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Hyperglycaemia and apoptosis of microglial cells in human septic shock

Andrea Polito1, Jean-Philippe Brouland2, Raphael Porcher3, Romain Sonneville16, Shidasp Siami1, Robert D Stevens4, Céline Guidoux1, Virginie Maxime1, Geoffroy Lorin de la Grandmaison5, Fabrice C Chrétien6, Françoise Gray2, Djillali Annane1 and Tarek Sharshar1*

Author Affiliations

1 General Intensive Care Medicine, Raymond Poincaré Hospital (AP-HP), University of Versailles Saint Quentin en Yvelines, 104 bd R. Poincaré, Garches 92210, France

2 Department of Pathology, Lariboisière Hospital (AP-HP), University Denis Diderot-Paris 7, 2 rue Ambroise Paré, Paris 75010, France

3 Departement of Biostatistic and Medical Informatics, Saint-Louis Hospital (APHP), University Denis Diderot-Paris 7, 47-83, boulevard de l'Hôpital, Paris 75010, France

4 Department of Anesthesiology and Critical Care Medicine, Johns Hopkins University School of Medicine, 600 North Wolfe Street, Baltimore, MD 21287, USA

5 Department of Pathology, Raymond Poincaré Hospital (AP-HP), University of Versailles Saint Quentin en Yvelines, 104 bd R. Poincaré, Garches 92210, France

6 HISTO, Human Histopathology and Animal Models; Institut Pasteur; Département Infection et Epidémiologie, 25 rue du Dr Roux, 75015 Paris

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Critical Care 2011, 15:R131  doi:10.1186/cc10244

Published: 25 May 2011



The effect of hyperglycaemia on the brain cells of septic shock patients is unknown. The objective of this study was to evaluate the relationship between hyperglycaemia and apoptosis in the brains of septic shock patients.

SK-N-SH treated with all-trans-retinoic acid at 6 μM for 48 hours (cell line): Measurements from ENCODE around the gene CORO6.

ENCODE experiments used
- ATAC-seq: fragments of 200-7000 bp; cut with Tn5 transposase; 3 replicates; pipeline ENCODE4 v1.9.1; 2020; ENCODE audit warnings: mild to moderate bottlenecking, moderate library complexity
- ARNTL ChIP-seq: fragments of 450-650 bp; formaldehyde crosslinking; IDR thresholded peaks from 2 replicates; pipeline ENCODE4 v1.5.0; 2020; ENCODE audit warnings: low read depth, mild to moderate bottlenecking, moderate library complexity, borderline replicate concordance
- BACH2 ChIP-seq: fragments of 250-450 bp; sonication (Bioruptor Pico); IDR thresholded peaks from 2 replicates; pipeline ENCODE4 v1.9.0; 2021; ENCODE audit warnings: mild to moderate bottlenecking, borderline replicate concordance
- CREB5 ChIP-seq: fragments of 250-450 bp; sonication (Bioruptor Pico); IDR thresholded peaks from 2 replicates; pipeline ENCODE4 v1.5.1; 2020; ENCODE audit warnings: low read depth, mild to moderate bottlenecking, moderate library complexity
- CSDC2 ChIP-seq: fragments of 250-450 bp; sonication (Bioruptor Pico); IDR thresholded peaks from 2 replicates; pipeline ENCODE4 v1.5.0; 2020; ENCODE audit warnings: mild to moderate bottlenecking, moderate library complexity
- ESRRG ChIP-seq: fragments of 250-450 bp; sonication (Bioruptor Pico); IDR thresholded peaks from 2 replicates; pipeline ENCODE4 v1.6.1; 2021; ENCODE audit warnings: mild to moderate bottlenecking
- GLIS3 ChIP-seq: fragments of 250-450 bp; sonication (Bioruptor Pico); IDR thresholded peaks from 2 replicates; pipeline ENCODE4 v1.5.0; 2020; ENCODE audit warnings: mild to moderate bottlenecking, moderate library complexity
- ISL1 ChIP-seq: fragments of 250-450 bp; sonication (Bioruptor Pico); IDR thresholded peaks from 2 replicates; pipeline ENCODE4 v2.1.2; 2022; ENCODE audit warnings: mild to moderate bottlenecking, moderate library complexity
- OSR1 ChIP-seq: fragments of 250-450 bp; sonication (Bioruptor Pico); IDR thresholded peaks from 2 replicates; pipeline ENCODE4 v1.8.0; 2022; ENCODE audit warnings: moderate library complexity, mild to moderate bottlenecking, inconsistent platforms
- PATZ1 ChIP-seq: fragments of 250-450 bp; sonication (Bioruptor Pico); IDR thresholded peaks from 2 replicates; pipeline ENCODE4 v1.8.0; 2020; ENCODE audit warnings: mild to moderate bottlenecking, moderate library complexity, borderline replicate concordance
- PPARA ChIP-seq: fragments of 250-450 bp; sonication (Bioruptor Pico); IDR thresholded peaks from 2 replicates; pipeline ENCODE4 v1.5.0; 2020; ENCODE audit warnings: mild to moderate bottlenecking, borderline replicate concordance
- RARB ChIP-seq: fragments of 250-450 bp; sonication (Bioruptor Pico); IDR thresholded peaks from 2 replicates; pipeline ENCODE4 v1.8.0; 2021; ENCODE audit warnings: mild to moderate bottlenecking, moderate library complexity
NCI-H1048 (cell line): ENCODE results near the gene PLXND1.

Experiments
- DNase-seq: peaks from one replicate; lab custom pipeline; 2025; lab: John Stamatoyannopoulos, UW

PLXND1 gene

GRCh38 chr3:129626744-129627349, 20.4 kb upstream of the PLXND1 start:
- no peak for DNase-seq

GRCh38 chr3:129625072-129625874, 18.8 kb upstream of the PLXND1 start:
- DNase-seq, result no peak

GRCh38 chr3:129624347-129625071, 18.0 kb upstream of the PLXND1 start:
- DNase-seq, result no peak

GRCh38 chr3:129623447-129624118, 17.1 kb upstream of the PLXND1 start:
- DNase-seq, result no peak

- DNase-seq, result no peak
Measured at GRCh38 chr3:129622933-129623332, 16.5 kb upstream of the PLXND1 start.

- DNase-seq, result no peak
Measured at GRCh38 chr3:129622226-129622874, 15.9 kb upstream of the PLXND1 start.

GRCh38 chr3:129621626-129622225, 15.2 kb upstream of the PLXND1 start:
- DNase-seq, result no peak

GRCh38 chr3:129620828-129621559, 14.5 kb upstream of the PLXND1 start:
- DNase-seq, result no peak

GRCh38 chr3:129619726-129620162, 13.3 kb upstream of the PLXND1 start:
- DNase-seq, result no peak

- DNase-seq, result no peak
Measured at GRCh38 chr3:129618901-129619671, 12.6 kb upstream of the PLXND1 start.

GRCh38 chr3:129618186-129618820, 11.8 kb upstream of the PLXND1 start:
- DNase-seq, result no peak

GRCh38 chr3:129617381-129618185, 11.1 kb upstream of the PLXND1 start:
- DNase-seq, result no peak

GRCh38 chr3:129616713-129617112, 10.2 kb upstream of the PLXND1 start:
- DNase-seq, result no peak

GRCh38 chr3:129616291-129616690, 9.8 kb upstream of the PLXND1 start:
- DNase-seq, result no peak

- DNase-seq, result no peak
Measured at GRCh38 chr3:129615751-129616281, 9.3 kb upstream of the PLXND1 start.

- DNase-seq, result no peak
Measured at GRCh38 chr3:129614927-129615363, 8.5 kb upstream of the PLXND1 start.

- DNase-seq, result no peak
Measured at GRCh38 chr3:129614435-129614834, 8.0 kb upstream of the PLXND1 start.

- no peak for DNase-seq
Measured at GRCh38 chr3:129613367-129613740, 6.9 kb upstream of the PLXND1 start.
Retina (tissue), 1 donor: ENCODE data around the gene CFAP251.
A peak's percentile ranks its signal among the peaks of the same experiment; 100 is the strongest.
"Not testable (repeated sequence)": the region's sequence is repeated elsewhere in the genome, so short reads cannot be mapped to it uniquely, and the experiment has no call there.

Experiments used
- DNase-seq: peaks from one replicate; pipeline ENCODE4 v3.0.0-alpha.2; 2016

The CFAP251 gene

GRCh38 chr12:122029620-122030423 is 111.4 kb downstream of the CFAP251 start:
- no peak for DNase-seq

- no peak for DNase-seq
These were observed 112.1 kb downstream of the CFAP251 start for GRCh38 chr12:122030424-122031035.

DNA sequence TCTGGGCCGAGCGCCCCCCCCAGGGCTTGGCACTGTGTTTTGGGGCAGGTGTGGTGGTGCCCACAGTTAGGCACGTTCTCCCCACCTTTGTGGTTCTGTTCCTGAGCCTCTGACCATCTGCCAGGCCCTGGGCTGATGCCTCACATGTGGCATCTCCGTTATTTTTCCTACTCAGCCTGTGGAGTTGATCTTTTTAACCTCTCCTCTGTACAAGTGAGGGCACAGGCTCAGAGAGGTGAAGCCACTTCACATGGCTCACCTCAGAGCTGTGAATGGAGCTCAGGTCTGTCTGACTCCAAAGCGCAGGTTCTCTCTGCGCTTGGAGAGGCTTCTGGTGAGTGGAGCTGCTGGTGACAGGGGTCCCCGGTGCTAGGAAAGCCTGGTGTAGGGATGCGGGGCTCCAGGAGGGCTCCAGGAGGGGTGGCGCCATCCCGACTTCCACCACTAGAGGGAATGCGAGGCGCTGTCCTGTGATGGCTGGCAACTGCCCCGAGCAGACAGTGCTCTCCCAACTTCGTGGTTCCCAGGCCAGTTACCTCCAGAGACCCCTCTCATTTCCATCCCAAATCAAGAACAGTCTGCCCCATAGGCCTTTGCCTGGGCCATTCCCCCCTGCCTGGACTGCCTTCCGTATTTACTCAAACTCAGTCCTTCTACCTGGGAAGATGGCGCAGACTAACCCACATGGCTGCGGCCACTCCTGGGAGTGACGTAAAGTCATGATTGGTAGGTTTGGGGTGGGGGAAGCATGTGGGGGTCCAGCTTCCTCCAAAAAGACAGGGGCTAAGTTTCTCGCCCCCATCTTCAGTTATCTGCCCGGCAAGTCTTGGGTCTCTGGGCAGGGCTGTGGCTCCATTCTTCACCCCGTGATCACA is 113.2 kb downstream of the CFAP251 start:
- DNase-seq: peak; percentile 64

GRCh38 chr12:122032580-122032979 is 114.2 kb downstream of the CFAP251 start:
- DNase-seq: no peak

In a prospective study of 17 patients who died from septic shock, hippocampal tissue was assessed for neuronal ischaemia, neuronal and microglial apoptosis, neuronal Glucose Transporter (GLUT) 4, endothelial inducible Nitric Oxide Synthase (iNOS), microglial GLUT5 expression, microglial and astrocyte activation. Blood glucose (BG) was recorded five times a day from ICU admission to death. Hyperglycaemia was defined as a BG 200 mg/dL g/l and the area under the BG curve (AUBGC) > 2 g/l was assessed.


Median BG over ICU stay was 2.2 g/l. Neuronal apoptosis was correlated with endothelial iNOS expression (rho = 0.68, P = 0.04), while microglial apoptosis was associated with AUBGC > 2 g/l (rho = 0.70; P = 0.002). Neuronal and microglial apoptosis correlated with each other (rho = 0.69, P = 0.006), but neither correlated with the duration of septic shock, nor with GLUT4 and 5 expression. Neuronal apoptosis and ischaemia tended to correlate with duration of hypotension.


In patients with septic shock, neuronal apoptosis is rather associated with iNOS expression and microglial apoptosis with hyperglycaemia, possibly because GLUT5 is not downregulated. These data provide a mechanistic basis for understanding the neuroprotective effects of glycemic control.